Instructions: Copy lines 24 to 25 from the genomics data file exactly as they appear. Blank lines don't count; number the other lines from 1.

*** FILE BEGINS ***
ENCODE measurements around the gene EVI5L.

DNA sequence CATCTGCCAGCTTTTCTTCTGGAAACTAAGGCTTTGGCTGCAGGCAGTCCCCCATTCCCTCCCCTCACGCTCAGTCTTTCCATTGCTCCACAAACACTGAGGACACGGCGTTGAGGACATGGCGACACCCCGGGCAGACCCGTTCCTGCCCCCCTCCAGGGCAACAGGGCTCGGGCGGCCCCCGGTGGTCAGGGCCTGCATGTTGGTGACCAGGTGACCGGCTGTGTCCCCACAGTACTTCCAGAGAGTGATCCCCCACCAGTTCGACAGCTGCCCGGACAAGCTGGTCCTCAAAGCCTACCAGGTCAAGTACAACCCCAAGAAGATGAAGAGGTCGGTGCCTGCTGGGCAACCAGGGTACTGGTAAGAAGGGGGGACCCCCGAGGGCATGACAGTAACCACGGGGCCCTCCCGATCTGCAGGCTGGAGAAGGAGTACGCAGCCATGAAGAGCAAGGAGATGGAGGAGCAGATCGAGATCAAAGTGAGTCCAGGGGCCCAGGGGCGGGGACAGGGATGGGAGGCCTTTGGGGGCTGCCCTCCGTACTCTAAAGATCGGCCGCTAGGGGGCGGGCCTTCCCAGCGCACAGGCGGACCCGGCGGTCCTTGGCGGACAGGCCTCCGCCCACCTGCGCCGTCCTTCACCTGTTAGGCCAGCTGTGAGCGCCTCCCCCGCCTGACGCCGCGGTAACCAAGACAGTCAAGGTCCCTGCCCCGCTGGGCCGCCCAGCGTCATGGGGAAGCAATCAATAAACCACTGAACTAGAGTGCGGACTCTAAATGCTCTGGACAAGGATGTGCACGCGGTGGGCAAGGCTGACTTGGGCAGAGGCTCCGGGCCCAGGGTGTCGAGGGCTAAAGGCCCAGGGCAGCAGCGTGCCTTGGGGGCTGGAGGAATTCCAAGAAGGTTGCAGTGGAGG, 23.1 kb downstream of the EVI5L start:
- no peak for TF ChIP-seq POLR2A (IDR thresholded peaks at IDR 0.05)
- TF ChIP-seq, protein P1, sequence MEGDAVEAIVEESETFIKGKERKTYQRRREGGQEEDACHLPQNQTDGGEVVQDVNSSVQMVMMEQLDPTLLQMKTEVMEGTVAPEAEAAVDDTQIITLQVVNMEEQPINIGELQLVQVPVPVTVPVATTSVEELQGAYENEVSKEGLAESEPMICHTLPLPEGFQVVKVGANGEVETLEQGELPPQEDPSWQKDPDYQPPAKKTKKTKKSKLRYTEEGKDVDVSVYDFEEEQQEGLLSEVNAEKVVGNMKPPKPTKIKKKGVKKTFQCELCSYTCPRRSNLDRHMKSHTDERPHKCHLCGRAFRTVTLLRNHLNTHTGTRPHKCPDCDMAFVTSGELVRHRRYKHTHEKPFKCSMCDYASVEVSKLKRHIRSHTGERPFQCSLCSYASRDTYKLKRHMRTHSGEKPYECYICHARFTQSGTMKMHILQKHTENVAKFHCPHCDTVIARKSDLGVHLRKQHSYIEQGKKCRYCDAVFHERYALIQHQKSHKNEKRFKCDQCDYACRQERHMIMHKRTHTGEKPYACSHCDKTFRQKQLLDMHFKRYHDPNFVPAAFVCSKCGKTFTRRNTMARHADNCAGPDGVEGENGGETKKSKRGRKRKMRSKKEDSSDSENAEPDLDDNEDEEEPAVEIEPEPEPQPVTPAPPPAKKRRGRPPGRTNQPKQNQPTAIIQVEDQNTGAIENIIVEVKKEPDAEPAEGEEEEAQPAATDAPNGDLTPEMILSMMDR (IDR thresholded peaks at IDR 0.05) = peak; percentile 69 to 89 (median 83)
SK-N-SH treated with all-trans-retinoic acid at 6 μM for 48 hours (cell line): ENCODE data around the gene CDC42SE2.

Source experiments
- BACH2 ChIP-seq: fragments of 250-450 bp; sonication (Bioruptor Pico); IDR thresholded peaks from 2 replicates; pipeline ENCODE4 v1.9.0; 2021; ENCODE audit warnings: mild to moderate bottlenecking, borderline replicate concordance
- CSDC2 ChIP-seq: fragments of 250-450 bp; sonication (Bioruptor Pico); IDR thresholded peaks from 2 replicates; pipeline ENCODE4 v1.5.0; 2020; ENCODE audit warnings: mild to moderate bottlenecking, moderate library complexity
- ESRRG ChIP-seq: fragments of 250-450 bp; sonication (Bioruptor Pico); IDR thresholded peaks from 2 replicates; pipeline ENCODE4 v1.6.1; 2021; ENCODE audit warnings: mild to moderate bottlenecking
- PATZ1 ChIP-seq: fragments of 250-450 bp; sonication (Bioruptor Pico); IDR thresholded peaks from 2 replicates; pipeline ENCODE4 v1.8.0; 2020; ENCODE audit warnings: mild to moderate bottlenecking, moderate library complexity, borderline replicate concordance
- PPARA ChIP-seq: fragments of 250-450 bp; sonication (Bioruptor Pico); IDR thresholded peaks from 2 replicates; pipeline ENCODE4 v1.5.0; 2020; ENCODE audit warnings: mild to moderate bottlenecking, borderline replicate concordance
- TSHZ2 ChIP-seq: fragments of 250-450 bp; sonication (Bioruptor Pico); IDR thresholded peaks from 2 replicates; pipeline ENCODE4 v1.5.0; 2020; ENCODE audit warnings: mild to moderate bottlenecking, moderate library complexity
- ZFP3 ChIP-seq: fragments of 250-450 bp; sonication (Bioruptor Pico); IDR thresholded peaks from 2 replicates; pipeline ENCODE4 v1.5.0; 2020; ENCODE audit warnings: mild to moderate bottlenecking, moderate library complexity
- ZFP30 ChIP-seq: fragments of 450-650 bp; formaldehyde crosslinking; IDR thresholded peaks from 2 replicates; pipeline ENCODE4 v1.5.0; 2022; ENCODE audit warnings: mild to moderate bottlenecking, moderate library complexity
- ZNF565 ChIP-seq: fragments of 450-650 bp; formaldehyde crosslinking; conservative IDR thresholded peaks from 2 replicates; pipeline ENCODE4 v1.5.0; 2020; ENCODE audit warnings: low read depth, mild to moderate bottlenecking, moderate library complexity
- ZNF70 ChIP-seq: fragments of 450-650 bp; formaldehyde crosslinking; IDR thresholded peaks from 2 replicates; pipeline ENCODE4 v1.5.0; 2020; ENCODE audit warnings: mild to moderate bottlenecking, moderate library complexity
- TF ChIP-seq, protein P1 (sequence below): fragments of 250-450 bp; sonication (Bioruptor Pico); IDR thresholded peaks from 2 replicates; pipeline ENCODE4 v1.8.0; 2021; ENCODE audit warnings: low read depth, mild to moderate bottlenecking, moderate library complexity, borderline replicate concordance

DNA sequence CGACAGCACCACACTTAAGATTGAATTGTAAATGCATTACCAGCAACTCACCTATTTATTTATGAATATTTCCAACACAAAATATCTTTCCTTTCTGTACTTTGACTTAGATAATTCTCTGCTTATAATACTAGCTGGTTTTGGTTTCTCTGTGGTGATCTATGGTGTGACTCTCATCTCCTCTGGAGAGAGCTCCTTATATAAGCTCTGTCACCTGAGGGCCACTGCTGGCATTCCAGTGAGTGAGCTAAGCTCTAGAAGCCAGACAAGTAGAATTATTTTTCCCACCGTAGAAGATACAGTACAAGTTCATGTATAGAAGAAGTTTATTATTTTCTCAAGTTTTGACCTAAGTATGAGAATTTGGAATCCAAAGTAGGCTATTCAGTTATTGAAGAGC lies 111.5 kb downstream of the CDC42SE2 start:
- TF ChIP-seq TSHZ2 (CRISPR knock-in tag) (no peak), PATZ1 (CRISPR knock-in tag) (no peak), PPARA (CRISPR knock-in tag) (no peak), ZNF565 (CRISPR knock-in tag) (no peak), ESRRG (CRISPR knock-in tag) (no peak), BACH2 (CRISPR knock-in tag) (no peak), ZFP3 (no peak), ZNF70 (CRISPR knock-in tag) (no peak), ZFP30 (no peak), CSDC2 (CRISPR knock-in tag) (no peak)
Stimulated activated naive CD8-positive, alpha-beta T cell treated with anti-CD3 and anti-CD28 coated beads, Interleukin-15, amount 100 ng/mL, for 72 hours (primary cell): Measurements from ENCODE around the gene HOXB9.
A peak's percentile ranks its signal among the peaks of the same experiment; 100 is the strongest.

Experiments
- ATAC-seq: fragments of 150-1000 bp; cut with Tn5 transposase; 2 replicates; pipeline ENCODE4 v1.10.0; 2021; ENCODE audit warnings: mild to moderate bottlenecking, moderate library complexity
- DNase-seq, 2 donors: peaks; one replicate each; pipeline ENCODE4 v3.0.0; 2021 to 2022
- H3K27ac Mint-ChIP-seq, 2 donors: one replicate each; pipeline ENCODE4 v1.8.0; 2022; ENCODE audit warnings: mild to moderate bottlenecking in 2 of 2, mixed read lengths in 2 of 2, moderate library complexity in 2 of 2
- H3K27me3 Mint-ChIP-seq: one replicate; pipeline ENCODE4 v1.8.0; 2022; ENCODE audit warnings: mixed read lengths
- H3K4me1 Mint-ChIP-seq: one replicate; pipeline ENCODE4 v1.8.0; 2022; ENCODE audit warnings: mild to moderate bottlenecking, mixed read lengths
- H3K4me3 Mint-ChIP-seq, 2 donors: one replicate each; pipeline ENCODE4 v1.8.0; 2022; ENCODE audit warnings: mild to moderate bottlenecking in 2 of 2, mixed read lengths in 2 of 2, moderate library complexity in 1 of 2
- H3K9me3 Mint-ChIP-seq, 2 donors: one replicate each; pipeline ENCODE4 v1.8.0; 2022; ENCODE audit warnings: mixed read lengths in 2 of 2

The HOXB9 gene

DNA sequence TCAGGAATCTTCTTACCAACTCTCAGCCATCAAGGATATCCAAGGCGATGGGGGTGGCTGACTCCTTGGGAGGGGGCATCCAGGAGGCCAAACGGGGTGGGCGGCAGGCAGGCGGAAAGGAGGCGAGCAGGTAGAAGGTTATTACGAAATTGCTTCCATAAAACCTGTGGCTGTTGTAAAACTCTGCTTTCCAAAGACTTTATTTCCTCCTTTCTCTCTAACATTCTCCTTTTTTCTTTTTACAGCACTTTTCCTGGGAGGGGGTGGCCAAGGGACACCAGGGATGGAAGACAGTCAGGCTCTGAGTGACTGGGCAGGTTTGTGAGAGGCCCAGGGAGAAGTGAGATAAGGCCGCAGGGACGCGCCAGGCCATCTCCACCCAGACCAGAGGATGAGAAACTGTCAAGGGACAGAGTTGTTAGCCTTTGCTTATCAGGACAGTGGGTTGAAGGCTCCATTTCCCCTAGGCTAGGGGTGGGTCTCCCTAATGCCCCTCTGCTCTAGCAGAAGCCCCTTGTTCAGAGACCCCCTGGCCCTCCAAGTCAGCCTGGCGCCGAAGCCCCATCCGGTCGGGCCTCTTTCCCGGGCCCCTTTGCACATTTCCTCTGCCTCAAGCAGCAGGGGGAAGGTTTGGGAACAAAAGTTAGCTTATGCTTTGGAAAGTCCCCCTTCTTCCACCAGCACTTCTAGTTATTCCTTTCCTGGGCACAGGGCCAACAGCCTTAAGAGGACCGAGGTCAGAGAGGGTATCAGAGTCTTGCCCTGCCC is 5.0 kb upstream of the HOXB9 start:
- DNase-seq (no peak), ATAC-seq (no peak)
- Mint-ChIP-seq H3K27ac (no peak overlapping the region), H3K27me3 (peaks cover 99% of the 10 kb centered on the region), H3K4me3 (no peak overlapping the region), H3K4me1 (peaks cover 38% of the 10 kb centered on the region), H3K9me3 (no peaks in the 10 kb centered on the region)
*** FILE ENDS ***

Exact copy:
- DNase-seq, 2 donors: peaks; one replicate each; pipeline ENCODE4 v3.0.0; 2021 to 2022
- H3K27ac Mint-ChIP-seq, 2 donors: one replicate each; pipeline ENCODE4 v1.8.0; 2022; ENCODE audit warnings: mild to moderate bottlenecking in 2 of 2, mixed read lengths in 2 of 2, moderate library complexity in 2 of 2